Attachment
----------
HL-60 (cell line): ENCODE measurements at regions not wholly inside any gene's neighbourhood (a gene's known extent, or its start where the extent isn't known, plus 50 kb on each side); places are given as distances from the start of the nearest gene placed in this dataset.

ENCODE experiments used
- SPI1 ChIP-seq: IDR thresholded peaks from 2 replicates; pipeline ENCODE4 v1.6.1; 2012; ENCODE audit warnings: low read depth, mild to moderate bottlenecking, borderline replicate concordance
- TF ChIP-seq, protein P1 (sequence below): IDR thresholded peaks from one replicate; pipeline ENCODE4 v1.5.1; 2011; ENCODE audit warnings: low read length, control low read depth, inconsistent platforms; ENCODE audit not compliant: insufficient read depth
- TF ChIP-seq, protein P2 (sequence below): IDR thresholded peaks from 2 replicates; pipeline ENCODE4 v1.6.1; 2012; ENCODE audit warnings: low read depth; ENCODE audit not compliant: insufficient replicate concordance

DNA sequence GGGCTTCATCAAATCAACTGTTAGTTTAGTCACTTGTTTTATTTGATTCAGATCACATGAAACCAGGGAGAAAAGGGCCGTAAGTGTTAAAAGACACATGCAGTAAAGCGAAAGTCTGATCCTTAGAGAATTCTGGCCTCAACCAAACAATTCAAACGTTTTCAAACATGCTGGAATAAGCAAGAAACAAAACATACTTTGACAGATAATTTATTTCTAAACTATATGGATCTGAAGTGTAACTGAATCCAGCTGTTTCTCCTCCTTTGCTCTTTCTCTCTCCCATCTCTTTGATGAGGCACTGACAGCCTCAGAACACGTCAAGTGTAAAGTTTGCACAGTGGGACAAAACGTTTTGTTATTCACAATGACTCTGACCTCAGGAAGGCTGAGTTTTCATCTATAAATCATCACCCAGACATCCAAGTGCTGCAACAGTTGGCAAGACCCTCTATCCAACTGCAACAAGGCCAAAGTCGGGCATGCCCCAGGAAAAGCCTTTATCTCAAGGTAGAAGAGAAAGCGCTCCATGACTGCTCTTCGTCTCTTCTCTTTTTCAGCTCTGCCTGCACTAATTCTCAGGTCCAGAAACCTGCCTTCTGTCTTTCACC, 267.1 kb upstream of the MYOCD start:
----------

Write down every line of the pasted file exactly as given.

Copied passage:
HL-60 (cell line): ENCODE measurements at regions not wholly inside any gene's neighbourhood (a gene's known extent, or its start where the extent isn't known, plus 50 kb on each side); places are given as distances from the start of the nearest gene placed in this dataset.

ENCODE experiments used
- SPI1 ChIP-seq: IDR thresholded peaks from 2 replicates; pipeline ENCODE4 v1.6.1; 2012; ENCODE audit warnings: low read depth, mild to moderate bottlenecking, borderline replicate concordance
- TF ChIP-seq, protein P1 (sequence below): IDR thresholded peaks from one replicate; pipeline ENCODE4 v1.5.1; 2011; ENCODE audit warnings: low read length, control low read depth, inconsistent platforms; ENCODE audit not compliant: insufficient read depth
- TF ChIP-seq, protein P2 (sequence below): IDR thresholded peaks from 2 replicates; pipeline ENCODE4 v1.6.1; 2012; ENCODE audit warnings: low read depth; ENCODE audit not compliant: insufficient replicate concordance

DNA sequence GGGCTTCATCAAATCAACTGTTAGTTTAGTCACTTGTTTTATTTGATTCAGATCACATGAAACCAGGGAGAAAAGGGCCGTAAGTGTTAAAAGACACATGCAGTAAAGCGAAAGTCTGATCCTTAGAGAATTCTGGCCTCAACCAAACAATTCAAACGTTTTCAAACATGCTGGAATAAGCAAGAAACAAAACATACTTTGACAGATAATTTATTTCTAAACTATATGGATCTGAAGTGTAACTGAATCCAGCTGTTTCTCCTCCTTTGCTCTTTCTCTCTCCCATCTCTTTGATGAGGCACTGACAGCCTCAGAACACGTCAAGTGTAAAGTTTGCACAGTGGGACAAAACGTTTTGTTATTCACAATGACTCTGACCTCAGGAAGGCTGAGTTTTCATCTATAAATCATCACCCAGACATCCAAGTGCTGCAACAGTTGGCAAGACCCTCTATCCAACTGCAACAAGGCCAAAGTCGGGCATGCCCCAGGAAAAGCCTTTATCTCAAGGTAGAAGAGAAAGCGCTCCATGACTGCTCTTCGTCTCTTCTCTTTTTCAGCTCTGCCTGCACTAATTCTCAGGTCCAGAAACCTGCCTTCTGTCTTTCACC, 267.1 kb upstream of the MYOCD start: